GT Voice: Chinese investors need to be vigilant amid US banking crisis
Published: Aug 01, 2023 11:03 PM
Illustration: Chen Xia/Global Times

Illustration: Chen Xia/Global Times

The crisis surrounding the US banking system is in the spotlight again as it is upsetting for the public to find that months after the most recent US bank failure, the pressure on commercial banks has actually intensified, instead of easing.

The Federal Reserve said in a survey of lending officers on Monday that the proportion of US banks tightening terms on commercial and industrial loans for medium-sized and large businesses rose to 50.8 percent in the second quarter, from 46 percent in the previous quarter, Bloomberg reported. 

The tightening credit by US banks, to a certain extent, indicates the growing pressure facing the banking system, which makes small and medium-sized US banks even more vulnerable to risks. For instance, Heartland Tri-State Bank of Elkhart, Kansas, a lender in the state of Kansas, was closed by local regulators on Friday.

While Heartland only had four branches and was the smallest of the five US banks that have collapsed this year, its failure seems to be telling people that the crisis of the US banking system is not over. It is hard to tell how the latest development will rattle the frayed nerves of investors and depositors, and whether it will bring a new round of financial turmoil to the US banking sector.

The reason for such concern is mainly because the crisis surrounding small and medium-sized US banks reflects something in common. These banks failed not just because of poor risk management, but more fundamentally because of the successive interest rate hikes by the Fed. 

The US central bank raised interest rates last week for the 11th time since March 2022, bringing the target on its benchmark rate to a range of 5.25 percent to 5.5 percent, the highest level in 22 years. High interest rates have led to high deposit-side costs and a liquidity crunch for banks. 

Although the Fed introduced the Bank Term Funding Program, an emergency lending program created to provide emergency liquidity to US depository institutions, after the collapse of Silicon Valley Bank (SVB), it is only a temporary fix that cannot fundamentally improve the plight facing the US banking system.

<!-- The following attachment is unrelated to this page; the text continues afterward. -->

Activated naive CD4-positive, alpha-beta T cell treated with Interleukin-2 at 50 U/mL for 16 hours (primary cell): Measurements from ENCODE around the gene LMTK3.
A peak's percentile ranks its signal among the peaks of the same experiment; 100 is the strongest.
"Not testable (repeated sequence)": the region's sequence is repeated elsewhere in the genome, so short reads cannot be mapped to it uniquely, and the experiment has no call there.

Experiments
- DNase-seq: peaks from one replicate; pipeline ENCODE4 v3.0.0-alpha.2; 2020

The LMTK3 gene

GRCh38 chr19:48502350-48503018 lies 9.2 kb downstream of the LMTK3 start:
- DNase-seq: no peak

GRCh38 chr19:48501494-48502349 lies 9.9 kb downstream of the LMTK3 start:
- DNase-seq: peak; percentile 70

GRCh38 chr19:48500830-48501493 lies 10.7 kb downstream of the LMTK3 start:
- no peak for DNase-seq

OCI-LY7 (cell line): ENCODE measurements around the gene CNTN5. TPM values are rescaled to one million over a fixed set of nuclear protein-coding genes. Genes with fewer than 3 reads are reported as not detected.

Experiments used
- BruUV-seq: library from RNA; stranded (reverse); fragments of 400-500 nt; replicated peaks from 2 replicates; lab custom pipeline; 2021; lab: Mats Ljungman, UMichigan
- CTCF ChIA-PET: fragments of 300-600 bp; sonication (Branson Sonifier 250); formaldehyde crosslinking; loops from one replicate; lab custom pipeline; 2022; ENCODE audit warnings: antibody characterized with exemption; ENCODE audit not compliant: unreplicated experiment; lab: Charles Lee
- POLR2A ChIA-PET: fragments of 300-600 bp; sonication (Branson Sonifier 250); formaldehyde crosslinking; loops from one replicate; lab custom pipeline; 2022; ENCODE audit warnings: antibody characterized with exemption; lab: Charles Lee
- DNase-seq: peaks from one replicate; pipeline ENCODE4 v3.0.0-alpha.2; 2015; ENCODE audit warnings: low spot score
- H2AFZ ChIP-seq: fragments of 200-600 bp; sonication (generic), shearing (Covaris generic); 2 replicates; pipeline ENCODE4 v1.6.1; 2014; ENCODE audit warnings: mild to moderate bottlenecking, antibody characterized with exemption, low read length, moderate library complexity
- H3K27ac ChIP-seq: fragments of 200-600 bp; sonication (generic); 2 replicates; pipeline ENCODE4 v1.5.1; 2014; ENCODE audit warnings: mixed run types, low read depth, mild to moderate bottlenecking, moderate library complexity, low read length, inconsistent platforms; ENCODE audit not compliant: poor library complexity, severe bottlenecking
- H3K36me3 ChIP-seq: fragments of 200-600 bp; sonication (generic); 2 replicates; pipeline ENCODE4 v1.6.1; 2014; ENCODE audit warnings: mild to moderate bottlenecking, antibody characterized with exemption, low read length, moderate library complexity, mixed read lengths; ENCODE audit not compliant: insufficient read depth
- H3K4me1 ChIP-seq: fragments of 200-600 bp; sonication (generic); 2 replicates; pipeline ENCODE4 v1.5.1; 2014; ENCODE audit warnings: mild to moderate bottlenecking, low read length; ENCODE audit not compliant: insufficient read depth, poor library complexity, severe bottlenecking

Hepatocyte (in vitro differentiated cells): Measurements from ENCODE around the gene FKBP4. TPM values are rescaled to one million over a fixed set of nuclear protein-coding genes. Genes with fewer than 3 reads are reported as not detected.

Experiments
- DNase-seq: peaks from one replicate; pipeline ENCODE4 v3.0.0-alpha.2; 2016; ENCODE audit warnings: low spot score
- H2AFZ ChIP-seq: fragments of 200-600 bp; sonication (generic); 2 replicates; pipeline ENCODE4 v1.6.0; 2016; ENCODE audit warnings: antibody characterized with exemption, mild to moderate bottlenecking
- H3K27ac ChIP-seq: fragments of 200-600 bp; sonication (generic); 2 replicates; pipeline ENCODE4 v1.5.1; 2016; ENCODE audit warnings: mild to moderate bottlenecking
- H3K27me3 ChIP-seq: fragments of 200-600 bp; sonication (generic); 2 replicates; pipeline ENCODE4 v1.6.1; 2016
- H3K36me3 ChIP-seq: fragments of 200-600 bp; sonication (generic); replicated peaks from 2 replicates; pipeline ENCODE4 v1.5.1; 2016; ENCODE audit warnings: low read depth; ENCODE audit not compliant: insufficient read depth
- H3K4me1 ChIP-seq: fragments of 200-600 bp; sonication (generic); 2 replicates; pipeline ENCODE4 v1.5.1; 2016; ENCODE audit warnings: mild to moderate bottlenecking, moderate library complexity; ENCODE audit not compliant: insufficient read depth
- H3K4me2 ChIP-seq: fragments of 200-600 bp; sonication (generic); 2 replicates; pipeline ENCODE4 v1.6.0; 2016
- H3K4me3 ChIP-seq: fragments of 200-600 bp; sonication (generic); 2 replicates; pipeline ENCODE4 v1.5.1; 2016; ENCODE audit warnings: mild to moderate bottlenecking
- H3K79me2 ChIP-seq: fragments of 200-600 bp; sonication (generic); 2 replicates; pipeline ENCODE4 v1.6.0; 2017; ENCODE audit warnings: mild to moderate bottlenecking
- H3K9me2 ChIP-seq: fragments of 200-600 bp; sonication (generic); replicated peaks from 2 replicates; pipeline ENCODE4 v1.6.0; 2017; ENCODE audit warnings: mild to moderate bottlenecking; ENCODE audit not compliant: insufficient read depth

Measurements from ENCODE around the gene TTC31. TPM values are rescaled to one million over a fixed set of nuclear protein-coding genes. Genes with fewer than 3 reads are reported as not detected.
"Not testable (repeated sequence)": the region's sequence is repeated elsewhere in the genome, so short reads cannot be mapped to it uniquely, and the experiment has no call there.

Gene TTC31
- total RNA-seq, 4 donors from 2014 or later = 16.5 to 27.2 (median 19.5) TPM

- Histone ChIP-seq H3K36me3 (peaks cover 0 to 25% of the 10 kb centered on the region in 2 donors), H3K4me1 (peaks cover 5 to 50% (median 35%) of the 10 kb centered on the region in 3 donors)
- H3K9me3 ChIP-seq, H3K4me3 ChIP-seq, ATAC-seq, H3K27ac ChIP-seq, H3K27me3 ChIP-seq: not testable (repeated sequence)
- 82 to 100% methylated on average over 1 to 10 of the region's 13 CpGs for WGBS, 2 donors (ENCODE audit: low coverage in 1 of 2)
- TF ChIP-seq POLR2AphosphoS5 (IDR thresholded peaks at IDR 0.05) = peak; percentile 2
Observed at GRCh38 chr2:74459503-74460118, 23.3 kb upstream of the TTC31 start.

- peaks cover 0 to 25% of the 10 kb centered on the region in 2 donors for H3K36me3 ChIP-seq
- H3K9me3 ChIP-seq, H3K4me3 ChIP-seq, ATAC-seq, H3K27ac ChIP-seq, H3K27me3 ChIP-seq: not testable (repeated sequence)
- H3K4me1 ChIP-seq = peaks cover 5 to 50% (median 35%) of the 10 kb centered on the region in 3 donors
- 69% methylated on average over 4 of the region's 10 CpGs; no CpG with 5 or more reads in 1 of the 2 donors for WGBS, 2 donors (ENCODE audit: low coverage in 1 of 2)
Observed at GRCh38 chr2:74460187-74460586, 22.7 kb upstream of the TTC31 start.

The liquidity pressure on those banks is on the rise, not declining. Deposits at the largest banks in the US dropped $78 billion during the week ended on July 12, marking the biggest drop since the week ended on March 22, when the regional banking crisis was still in full force.

The US banking crisis has not abated as the Fed claims, and a large number of regional commercial banks are still dependent on the Fed for emergency lending. It is conceivable that with interest rates unlikely to fall in the short term, small and medium-sized banks will face even more difficult situations and the possibility of more bankruptcies cannot be ruled out.

In view of the risks and problems that are still brewing, investors and depositors, particularly those from China, are advised to consider carefully when it comes to their deposits and investment arrangements with US banks. 

What happened to the SVB's Chinese customers may serve as a good lesson. According to a June report by The Wall Street Journal, the Federal Deposit Insurance Corp (FDIC) seized the deposits of SVB's customers in Asia, who still need to pay back loans outstanding to First Citizens Bank. The FDIC won't protect the deposits in SVB's branch in the Cayman Islands, which had deposits from clients in China, Singapore and other parts of Asia. 

Whether those customers get their deposits back or not, it's a wake-up call for Chinese companies that have deposits with US banks. With the mounting pressure on the US banking system, Chinese companies need to be alert to risks and take precautions against the worst.